Dramatic portraits often have one main light that's carefully controlled. There will be little or no fill light to diminish the strong shadows. The direction of the main light is also important. If the light is to the side, it is more likely to create a dramatic effect.What type of lighting setup would create drama in a portrait? ›
Dramatic portraits often have one main light that's carefully controlled. There will be little or no fill light to diminish the strong shadows. The direction of the main light is also important. If the light is to the side, it is more likely to create a dramatic effect.How do you shoot a stunning portrait? ›
- Focus on the eyes. ...
- Use indirect light. ...
- Shoot at your subject's eye level. ...
- Practice with someone you know. ...
- Respect your subjects. ...
- Consider the setting. ...
- Aim for a shallow depth of field. ...
- Practice with different portrait lenses.
- Catch Lights. Catch lights are the highlights in the model's eyes. ...
- Butterfly Lighting. ...
- Clamshell Lighting. ...
- Split Lighting. ...
- Split Lighting with a Reflector Fill. ...
- Loop Lighting. ...
- Rembrandt Lighting. ...
- Rim Lighting.
Leibovitz uses ambient light and adds a small key light on her subject, usually in the direction the natural light is coming from. 2. Adding too many lights to a room will often take away what the natural light offers.What type of light is most flattering when shooting portraits? ›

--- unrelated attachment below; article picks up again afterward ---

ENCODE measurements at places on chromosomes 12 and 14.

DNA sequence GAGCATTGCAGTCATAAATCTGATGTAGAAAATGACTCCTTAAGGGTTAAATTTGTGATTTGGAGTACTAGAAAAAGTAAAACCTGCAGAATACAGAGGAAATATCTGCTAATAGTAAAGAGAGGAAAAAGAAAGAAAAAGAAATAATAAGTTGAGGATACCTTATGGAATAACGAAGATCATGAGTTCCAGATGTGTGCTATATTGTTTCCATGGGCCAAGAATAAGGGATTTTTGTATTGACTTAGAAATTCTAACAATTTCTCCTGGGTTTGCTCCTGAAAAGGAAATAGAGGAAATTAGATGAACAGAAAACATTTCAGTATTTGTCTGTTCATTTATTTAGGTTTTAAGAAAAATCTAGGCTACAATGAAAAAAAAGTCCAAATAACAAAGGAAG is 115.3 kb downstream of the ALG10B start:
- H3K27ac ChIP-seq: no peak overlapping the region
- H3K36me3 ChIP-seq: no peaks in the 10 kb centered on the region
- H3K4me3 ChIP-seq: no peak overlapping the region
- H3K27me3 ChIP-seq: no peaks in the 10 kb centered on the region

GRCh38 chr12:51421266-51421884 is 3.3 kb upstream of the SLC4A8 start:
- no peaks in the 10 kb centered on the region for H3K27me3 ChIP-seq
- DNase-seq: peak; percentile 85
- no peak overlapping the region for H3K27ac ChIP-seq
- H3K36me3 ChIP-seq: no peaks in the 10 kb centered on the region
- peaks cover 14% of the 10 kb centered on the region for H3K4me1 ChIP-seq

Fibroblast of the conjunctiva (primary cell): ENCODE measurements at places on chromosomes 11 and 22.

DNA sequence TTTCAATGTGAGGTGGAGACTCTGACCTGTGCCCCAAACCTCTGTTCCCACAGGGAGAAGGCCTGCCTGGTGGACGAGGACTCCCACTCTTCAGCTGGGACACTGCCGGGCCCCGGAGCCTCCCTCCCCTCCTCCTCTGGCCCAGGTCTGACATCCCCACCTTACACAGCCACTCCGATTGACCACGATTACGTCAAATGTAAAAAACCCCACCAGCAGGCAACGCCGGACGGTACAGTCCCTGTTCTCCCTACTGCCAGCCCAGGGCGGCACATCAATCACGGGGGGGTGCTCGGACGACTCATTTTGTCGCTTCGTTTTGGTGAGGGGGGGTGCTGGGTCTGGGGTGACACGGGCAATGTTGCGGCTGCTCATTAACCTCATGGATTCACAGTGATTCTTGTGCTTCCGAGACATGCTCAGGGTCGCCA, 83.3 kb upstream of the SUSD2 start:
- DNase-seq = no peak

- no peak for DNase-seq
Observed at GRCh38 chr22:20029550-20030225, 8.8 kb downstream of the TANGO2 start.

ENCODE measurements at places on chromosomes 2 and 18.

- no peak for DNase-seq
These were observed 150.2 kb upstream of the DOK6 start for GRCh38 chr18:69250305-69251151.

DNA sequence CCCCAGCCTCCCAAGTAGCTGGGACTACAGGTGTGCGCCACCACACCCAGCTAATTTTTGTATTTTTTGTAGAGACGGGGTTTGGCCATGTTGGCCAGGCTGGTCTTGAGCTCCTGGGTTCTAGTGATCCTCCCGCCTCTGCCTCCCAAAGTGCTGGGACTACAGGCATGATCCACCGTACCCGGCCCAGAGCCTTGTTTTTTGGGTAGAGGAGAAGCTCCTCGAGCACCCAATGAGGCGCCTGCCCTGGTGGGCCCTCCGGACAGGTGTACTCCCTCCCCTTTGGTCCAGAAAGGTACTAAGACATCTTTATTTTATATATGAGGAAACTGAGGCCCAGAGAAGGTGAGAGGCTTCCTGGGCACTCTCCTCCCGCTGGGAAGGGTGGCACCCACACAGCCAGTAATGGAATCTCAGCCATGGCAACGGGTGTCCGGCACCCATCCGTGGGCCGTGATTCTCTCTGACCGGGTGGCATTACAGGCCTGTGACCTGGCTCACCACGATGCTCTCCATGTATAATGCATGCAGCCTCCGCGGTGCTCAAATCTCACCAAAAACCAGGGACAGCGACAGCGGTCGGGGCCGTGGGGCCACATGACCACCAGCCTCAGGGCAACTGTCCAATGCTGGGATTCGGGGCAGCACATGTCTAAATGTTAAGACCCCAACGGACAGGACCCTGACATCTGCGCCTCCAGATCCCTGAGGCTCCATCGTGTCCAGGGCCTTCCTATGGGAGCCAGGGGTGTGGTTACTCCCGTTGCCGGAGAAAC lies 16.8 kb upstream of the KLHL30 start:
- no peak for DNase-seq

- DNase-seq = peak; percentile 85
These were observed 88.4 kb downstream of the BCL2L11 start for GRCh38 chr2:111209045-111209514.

What is the best lighting for portrait photography? Outdoor portrait photography is usually done with either golden-hour lighting or cloudy, diffused lighting. Indoor photography can be done with window light, but studio portrait photographers often use diffused light to create a soft, flattering look.What is three-point lighting for portraits? ›
In a nutshell, three-point lighting consists of using three different lights—a key light, rim light, and fill light—to illuminate a subject, while at the same time controlling where (and if) the shadows fall. It's usually done in-studio with lighting elements, but it can also be done outside.What is the most flattering light angle? ›
The 45-Degree Standard. One of the most common photo light placements is at 45 degrees, meaning the light is placed at a 45-degree angle from your subject. At 45 degrees, you are most closely emulating what is referred to as Rembrandt lighting, which produces a natural and generally flattering light on your subject.Where is the best lighting position for portrait photography? ›
It's most often placed right in front of your subject, at an angle, illuminating one section of them. These angles range from 15 to 70 degrees, with 45 being the most used by photographers and filmmakers. You can place your key light anywhere, and even bounce it off boards, reflectors or walls.What is the rule of 1 3 in photography? ›
The rule of thirds is a composition guideline that places your subject in the left or right third of an image, leaving the other two thirds more open. While there are other forms of composition, the rule of thirds generally leads to compelling and well-composed shots.